However, it doesn’t have WiFi connectivity, so you’ll have to make do with the SD card file transfer, or upgrade to a Creality WiFi box or Raspberry Pi Octoprint custom kit.

Once you press go, the screen switches to show you the current print duration and estimated percentage of completion – a super handy feature for scheduling your prints in the most effective way. 

Ender 3 S1 Pro Review: Test 3D Prints

The Famous Cat – SUCCESS

For my first print, I decided to let the Ender 3 S1 Pro play on its home turf with one of the four designs that come on the SD card.

First print on the Ender 3 S1 Pro 3D printer

I own a cat – a single cat – and thought I’d make her a companion. 

I was really impressed. The build was solid, the curves of the body and head were very clean, and the detailing of the face and whiskers was superb.

It was a big win all around, and keep in mind this was my very first print with the device. Normally I find printers are a little rougher for the first couple of prints while they get their eye in, so to speak, but the Ender 3 S1 was ready to rock from the get-go. 

Statue – FAIL … Followed by Success!

For my next test, I decided to go with something a little less straightforward. Human faces are always a good benchmark for a 3D printer, with plenty of details that are tricky to nail cleanly.

We recently tested and reviewed the Revopoint POP 2, one of the best low-cost 3D scanners around. During the test we scanned a small statue model, and had the STL file on hand to try 3D printing it.

Ender 3 S1 Pro 3D printing a 3D scan
Our STL file scan of the statue model to 3D print.

Unfortunately, this test was a bit of a disaster, but it was my bad.

After my cat print, I was super excited. So I started the next print pretty much immediately, without checking everything on the printer was reset properly. Some of the filament from my first print had strung out from the nozzle and was dangling down.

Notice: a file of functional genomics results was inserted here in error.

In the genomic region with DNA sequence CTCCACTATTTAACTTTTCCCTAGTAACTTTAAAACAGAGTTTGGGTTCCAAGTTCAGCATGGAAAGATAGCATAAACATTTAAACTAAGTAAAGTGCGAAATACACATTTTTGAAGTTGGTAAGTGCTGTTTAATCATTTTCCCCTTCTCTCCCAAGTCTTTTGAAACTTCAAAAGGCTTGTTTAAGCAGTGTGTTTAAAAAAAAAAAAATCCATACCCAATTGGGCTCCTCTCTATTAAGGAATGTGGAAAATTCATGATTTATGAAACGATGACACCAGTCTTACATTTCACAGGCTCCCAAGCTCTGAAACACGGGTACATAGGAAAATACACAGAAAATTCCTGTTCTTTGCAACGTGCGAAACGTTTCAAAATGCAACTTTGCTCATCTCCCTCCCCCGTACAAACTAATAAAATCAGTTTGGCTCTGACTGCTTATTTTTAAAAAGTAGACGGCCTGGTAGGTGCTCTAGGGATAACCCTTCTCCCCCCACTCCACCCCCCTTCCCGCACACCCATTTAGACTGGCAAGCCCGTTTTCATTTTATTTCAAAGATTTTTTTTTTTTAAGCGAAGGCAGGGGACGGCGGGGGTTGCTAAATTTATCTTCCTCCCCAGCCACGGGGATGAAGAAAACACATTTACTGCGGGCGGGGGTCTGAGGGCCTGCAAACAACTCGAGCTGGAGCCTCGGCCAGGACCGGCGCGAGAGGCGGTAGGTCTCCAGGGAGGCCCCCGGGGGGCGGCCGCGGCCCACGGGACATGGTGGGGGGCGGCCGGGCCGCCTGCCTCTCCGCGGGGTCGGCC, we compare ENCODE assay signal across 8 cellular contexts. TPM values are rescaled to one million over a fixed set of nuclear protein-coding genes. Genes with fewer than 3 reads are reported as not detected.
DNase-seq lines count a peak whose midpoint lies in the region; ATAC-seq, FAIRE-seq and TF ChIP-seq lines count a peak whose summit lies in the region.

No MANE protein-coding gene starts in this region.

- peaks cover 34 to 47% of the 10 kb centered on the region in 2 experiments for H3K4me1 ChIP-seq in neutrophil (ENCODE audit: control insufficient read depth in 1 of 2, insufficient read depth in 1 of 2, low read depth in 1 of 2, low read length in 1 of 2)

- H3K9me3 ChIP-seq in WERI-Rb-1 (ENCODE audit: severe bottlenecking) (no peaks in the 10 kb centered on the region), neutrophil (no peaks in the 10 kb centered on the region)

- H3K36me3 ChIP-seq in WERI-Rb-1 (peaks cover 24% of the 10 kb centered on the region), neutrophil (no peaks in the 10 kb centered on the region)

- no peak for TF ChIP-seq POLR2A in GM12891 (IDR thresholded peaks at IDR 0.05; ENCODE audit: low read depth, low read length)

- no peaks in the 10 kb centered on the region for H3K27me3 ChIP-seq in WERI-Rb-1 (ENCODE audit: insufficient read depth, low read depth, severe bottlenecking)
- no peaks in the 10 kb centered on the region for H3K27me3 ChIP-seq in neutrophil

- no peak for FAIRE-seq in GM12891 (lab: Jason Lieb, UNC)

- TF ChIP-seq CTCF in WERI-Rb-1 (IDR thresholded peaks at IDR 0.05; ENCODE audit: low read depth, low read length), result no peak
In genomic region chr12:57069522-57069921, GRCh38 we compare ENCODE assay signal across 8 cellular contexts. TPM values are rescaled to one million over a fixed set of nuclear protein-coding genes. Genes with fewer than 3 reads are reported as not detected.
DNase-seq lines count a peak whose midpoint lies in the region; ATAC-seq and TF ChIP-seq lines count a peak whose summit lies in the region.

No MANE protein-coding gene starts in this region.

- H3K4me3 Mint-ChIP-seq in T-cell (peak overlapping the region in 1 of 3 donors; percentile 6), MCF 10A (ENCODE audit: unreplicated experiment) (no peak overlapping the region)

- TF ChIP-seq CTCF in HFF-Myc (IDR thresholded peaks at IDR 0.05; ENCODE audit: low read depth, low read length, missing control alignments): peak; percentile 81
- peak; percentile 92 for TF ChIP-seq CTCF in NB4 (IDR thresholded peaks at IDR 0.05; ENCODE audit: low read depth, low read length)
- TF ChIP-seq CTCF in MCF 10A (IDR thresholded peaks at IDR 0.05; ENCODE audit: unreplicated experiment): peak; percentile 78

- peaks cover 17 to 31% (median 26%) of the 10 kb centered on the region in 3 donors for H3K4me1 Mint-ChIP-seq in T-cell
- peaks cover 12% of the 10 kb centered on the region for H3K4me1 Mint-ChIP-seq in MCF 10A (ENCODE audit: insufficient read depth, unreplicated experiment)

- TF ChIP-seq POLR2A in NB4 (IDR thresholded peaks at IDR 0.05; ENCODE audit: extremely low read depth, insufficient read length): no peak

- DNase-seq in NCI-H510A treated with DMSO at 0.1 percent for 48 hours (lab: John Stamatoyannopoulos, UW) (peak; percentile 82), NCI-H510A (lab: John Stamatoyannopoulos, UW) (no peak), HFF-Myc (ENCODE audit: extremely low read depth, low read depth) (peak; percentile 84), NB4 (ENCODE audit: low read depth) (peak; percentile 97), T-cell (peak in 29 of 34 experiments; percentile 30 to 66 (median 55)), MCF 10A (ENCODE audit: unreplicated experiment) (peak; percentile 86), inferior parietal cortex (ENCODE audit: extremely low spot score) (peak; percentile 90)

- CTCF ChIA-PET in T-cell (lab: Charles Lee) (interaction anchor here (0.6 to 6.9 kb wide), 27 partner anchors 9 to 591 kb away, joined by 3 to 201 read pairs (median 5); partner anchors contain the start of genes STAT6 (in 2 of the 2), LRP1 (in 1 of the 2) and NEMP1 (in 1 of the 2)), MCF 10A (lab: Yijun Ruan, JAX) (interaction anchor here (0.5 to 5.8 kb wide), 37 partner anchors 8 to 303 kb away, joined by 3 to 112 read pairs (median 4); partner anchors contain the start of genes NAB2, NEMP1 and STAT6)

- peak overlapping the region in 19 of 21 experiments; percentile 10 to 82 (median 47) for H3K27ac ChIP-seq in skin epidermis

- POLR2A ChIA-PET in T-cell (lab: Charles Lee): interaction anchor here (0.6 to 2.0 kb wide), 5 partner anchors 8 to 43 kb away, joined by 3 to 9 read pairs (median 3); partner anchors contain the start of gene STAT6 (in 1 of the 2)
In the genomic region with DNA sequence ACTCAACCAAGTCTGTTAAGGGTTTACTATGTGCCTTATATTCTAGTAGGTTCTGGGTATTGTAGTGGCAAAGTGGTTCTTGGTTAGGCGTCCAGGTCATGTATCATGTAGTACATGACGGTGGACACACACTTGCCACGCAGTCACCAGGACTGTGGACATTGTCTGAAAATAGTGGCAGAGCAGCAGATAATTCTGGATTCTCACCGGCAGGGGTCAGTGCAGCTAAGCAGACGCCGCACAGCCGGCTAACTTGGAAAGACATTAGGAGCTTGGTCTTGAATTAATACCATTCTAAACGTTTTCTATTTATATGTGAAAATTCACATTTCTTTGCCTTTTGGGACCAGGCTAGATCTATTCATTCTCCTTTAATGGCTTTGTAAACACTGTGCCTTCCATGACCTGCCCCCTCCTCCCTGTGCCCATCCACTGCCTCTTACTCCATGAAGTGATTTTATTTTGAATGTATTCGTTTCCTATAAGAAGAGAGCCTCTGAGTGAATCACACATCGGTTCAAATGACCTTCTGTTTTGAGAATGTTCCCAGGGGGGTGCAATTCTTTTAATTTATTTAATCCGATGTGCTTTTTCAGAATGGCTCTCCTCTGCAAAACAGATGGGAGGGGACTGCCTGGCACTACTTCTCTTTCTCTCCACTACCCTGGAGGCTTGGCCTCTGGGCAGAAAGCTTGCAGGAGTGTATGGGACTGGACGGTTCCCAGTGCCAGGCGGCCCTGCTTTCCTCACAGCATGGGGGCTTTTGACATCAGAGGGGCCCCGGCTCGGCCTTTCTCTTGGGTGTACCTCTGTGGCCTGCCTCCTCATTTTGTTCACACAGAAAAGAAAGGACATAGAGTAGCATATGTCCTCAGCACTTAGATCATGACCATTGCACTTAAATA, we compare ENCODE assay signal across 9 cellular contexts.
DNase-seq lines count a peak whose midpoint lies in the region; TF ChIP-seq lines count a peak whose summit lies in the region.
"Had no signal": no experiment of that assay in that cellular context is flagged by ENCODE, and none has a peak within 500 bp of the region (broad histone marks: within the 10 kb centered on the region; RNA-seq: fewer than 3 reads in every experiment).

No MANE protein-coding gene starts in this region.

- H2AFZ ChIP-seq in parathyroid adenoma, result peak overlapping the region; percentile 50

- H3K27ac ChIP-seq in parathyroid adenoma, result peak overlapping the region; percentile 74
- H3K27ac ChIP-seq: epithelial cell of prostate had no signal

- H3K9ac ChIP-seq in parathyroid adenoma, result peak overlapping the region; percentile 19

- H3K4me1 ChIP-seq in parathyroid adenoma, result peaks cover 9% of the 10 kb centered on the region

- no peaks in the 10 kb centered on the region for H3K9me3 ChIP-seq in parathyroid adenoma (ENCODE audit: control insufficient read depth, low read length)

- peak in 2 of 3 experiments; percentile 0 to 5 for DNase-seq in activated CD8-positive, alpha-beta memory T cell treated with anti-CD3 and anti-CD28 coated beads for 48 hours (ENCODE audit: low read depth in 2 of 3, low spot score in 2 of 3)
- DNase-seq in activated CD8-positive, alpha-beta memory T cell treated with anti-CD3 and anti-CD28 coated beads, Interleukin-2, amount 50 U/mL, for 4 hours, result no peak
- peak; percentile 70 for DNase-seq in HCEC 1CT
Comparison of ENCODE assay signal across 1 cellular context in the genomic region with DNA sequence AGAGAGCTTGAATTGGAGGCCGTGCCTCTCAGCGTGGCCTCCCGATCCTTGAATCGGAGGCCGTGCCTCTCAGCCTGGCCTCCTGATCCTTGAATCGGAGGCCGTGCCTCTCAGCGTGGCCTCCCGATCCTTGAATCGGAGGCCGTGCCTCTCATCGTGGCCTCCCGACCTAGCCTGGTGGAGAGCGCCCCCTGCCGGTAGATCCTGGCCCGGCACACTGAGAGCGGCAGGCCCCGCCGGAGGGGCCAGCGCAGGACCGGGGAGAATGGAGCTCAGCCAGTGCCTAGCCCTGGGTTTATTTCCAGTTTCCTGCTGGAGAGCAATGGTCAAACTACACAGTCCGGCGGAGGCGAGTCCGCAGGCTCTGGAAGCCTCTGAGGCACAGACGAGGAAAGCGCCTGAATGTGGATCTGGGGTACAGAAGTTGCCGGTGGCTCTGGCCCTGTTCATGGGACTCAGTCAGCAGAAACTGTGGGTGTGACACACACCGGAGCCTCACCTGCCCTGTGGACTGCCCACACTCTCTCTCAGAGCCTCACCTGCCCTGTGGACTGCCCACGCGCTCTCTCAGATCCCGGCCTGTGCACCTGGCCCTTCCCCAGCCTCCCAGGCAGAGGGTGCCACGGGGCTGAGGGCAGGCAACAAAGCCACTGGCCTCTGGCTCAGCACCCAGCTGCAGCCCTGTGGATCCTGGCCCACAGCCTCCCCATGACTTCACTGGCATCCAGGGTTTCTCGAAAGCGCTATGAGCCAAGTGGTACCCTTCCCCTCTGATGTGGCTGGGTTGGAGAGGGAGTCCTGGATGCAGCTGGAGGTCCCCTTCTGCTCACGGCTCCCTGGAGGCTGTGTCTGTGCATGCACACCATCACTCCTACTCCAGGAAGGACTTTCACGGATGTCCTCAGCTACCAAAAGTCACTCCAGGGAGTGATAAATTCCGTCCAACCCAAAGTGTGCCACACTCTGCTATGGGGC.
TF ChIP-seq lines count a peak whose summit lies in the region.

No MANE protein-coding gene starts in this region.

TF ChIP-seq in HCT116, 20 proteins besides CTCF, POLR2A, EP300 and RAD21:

During the first half an hour, the base of the statue was printing just fine – so I decided “what the hell, just let it run”. 

What I should have done was taken advantage of the S1 Pro’s pause and resume feature, halted the print, dealt with the issue, and resumed after that.

So, by the time we got to work on the base of the head, the stringing had reached a height that was connecting with the print itself and had moved the statue. This means the print was no longer where the Ender “thought” it was, causing it to print in various sections of mid-air pretty comically. 

Failed print Ender 3 S1 Pro

I was all out of filament, so had to wait a couple of days to re-run the statue experiment. But this time, things were different.

Success!

The statue came out looking great, with excellent detail on the facial features and hair. This STL came from a 3D scanner, so it was really cool to see the S1 Pro produce such a lifelike replica of a real-world object.

Pokémon – Gotta Print Them All!

I then decided to inject a little extra joy into my life. What better way than to print a few of my favorite pokemon – Umbreon, Mudkip, and Nidoran.

pokemon 3d prints

The prints were pretty impressive overall, but they’re small models, so we could have improved the surface finish with lower layer heights and other better slicer settings to make them even better.

Nevertheless, after some post-processing and sanding to get rid of the imperfections from support removal, they’ll look fine.

So overall from those first few prints, I was very impressed. It worked well printing miniatures (though for perfect detail, go for an MSLA resin 3D printer), printed a standard fun cat model well, and if you planned to use it for more professional uses, it printed a 3D scan effectively in a similar vein to rapid prototyping.

The next part of our Creality Ender 3 S1 Pro review focuses on the differences between this Pro model and the standard S1, and the differences between this and the standard Ender 3.

Ender 3 S1 Pro 3D printed door handle
Door handle we 3D printed

THE REVIEW

Creality Ender 3 S1 Pro

Available at:


Ender 3 S1 Pro: Main Features

Very Quiet

Our testing found the Ender 3 S1 Pro clocked in at just 36 decibels while printing.

One thing that struck me about the Ender 3 S1 Pro compared to other 3D printers I’ve used is how quiet it is.

I normally have to keep my roommates in mind if I’m doing any prints after work. When you’ve had a long day at work, you don’t need some guy whirring away on a print.